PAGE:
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Old 20th August 2016
  #23
Dot
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Quote:
Originally Posted by Vesta View Post
All right, let's understand something in rational way, with as little emotion as possible. (I understand some people must really love their Neumann mics.)

We have two mics on the table. One is over ten times more expensive than the other. But when we record the same source and drag and drop a very simple high frequency eq dip into the file of the cheaper mic, the two files become extremely hard, if ever possible, to tell apart.

If this is correct -- and I have seen sufficient evidence that it is -- then, by perfect logic, the expensive microphone is overpriced and hardly necessary for most working musicians to even consider as an option.
Yes, but you putting the price into the equation is actually emotional. And you're making a judgement call on what "most working musicians" could ever consider as an option.

What you're doing is buying into the marketing put forth by these companies who make inexpensive microphones, and comparing themselves with companies like Neumann, older Telefunken, and AKG. Those are the main big dogs.

By your logic, if a more expensive mic and a cheap mic are "extremely hard, if ever possible, to tell apart," — that makes expensive mics "overpriced."

Overpriced only means that a specific product is priced higher. A $5K U87Ai would be "overpriced." A $3K U87Ai is a fair market price. "Expensive" is relative.

Understanding all this in a "rational way," a working musician/engineer has a level of service they provide to a market. The tools, and their costs, would be calculated into the overall operation costs of the service within that market.

Ya' gotta do what you gotta do. There are very real reasons why working musicians and engineers invest in professional tools.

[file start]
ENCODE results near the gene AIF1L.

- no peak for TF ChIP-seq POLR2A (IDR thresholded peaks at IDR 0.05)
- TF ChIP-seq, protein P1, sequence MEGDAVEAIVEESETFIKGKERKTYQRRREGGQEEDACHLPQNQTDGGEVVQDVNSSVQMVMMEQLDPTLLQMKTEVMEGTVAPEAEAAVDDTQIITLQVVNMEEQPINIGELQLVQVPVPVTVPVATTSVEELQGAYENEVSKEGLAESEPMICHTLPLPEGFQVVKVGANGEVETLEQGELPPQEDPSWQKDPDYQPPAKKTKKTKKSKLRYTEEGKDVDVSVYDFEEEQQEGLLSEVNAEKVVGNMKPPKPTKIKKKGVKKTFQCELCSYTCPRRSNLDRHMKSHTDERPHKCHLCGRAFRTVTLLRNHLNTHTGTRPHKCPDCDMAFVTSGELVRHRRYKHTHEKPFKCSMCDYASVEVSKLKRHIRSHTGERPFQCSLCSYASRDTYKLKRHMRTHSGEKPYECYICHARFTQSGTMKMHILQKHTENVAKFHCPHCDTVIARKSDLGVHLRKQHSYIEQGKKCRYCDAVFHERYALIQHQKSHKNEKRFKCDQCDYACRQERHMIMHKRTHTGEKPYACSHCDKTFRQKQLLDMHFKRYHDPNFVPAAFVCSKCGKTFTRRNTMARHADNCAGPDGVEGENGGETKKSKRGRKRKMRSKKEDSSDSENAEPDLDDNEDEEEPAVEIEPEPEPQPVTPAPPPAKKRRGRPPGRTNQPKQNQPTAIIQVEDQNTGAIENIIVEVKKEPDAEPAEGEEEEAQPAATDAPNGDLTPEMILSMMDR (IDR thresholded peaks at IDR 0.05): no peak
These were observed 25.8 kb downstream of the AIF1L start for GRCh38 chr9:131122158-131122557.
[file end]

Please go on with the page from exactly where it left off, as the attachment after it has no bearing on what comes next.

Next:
Now, a very cool thing is that even very high-end working professionals have found DAWs and software to give them as good if not better results than a huge console and a big rack of outboard gear. But people are still investing the lion's share of their studio budgets into the analog products that can't be emulated in a DAW—mics preamps, mics, AD/DA converters, monitors, headphones, room acoustics...

Some day we won't need any of that, and will just work in an all-inclusive VR cloud-based field of some kind of atmospheric energy blob. But until then there's a place for serious professional analog equipment.

Hearing one mic or preamp against another one on one source gives only a very small snapshot of a much larger moving picture of using them on multiple sources, and multiple people, in multiple rooms, over multiple sessions, and over multiple tracks—and the cumulative effects.

There are blogs and personalities in the recording world that love to appeal to the emotional level of their audience, and get everyone jumping up and down about how all they need is a laptop and a $100 mic to make "great recordings." (Quotes are theirs, not mine.) And people eat it up. Their conclusions are not logical. They are highly emotional, and highly uninformed.